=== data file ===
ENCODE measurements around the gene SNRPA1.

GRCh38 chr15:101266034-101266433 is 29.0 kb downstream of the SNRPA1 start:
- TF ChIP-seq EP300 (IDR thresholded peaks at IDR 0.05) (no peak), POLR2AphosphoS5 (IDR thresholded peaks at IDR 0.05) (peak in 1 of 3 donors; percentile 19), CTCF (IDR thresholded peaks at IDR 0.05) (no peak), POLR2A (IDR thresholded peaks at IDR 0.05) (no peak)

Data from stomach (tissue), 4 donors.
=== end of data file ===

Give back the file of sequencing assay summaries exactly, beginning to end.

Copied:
ENCODE measurements around the gene SNRPA1.

GRCh38 chr15:101266034-101266433 is 29.0 kb downstream of the SNRPA1 start:
- TF ChIP-seq EP300 (IDR thresholded peaks at IDR 0.05) (no peak), POLR2AphosphoS5 (IDR thresholded peaks at IDR 0.05) (peak in 1 of 3 donors; percentile 19), CTCF (IDR thresholded peaks at IDR 0.05) (no peak), POLR2A (IDR thresholded peaks at IDR 0.05) (no peak)

Data from stomach (tissue), 4 donors.